IndyGo considering purchase of former Celadon headquarters site

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In its ongoing search for additional office and operational space, IndyGo is considering the purchase of the former Celadon Group Inc. headquarters at 9503 E. 33rd St., which is listed at $4 million.

The property includes three buildings totaling 110,910 square feet on a 10-acre parcel just east of Post Road. It housed Celadon’s corporate offices before the trucking company filed for bankruptcy protection and ceased operations in December.

The site was one of several noncontiguous parcels that made up Celadon’s east-side corporate campus. Celadon put all those parcels, 96 acres in all, up for sale as part of the bankruptcy.

On Thursday, IndyGo’s board voted unanimously to seek two independent appraisals of the Celadon site, and to enter into a purchase agreement for the property based on those appraisals.

As a public entity, IndyGo is prohibited from paying more than the appraised value if it acquires real estate. The agency must secure two independent appraisals, and the average of those two appraisals becomes the maximum purchase price.

This is the third site IndyGo’s board has been asked to consider in recent months.

On May 28, the board voted 4-3 to secure appraisals for the former Harrison College site at 550 E. Washington St., a 50,000-square-foot building on a 0.92-acre lot with a list price of $7.5 million. But several board members expressed concerns about the suitability of that site, and IndyGo later dropped it from consideration.

At its June 25 meeting, the board voted unanimously to seek appraisals for 3049 Post Road, a site not far from the Celadon property  IndyGo is now considering. The transit agency had been considering both leasing and purchasing the Post Road site, a 246,088-square-foot building on a 17-acre lot with an asking price of $3.5 million. But the property’s owner decided to lease the site to another party, forcing IndyGo to consider other options.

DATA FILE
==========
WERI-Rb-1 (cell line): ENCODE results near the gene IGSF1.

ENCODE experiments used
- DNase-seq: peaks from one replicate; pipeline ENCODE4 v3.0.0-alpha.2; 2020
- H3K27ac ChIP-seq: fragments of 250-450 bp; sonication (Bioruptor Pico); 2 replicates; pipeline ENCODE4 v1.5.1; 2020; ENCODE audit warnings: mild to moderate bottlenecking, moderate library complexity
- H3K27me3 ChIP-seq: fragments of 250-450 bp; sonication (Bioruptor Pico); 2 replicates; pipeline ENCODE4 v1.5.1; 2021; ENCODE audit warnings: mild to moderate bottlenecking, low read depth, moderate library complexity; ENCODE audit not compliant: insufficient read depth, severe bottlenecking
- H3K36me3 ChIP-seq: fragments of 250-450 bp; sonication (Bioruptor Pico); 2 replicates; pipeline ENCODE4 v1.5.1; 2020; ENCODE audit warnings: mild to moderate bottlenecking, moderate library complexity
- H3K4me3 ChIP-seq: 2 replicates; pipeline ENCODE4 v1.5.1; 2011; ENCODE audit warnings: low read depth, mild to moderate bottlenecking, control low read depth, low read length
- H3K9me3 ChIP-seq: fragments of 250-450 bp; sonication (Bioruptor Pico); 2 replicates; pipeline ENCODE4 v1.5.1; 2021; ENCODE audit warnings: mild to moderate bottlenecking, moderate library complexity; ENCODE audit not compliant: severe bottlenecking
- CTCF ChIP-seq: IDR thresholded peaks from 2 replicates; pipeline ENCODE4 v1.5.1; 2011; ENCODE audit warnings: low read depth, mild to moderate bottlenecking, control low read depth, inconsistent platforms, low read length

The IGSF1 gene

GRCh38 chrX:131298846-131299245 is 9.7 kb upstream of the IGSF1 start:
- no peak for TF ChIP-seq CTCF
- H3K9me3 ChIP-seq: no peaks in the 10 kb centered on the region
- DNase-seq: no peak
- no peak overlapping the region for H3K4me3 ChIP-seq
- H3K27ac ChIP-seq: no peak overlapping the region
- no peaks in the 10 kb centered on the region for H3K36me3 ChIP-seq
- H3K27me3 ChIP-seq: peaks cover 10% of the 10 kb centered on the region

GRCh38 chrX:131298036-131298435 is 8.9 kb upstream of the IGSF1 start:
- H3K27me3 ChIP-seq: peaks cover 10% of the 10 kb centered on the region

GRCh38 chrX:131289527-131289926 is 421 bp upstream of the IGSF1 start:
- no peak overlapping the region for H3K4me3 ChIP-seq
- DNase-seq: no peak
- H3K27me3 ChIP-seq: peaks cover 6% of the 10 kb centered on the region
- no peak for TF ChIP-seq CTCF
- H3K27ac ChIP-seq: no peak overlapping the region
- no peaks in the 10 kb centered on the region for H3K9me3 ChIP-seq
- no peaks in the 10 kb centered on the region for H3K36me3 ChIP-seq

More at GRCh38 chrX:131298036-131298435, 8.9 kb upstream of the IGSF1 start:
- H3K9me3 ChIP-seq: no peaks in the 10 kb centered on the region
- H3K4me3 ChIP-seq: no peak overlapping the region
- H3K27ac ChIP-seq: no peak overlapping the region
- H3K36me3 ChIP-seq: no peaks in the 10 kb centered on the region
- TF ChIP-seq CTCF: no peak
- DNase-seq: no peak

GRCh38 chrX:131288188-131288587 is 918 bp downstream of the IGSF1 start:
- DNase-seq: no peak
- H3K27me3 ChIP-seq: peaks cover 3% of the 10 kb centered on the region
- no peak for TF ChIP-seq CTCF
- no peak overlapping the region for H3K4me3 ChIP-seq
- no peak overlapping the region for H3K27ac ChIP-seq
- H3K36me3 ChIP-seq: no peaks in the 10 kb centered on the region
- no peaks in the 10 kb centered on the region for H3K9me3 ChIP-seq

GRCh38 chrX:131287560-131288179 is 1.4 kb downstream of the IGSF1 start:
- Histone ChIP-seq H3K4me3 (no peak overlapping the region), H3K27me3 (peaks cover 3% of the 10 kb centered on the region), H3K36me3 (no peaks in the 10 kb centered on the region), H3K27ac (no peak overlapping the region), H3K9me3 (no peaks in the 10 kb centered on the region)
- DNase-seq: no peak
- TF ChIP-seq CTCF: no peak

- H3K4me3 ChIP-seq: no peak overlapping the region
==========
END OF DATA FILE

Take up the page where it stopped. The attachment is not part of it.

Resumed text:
IndyGo says it needs more space because it has outgrown its current headquarters at 1501 W. Washington St., just west of the Indianapolis Zoo. The transit agency’s staff and bus fleet have grown in recent years due to the launch of the Red Line and other route changes.

IndyGo has 897 employees, up from 627 in 2017, and the agency says the only way it can practice social distancing is to require some of its administrative employees to work from home. Its current fleet of 209 buses already crowds the West Washington Street facility, especially overnight, and the fleet is expected to grow to 271 buses once the Purple Line and Blue Lines are built.

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6 thoughts on “IndyGo considering purchase of former Celadon headquarters site

  1. With 897 employees and growing and ridership shrinking, soon they will have more employees than riders.
    Way to go IndyGo!
    Throw as much money into this disaster as possible. Love it!!!

  2. It doesn’t really make sense to put the bus depot so far out toward the edge of the city, if that’s what they intend to do. Diesel fuel, extra mileage, and driver time getting from there to where routes start and end will add up to a lot. (For the electrics, it will add a lot of non-revenue miles and run the charge down without actually taking anyone anywhere.)

    .

    It would make a lot more sense to buy the scrapyard or lumberyard next door for additional bus storage space, move the office workers elsewhere, and convert the whole building to service bays.

    1. Good suggestion and thoughtful reasoning Chris. With declining ridership they should put a hold on this for now.

  3. Declining ridership that will continue for the remainder of Indy Gos life…..What a waste of money and just another example of the Govt taking off the tax role taxable properties to support a union shop of drivers etc etc etc…Covid isnt going to exist forever ! The scrap Yard makes more sense but would not be in keeping with the Taj Mahal concept used by Govt agencies…

  4. That site seem far out and inconveniently located. If public transit is to grow as ir should it seems that better location should be the goal. I’m glad to see the growth. It’s too bad the pandemic put a crimp in all our plans. Ignore the nay sayers!

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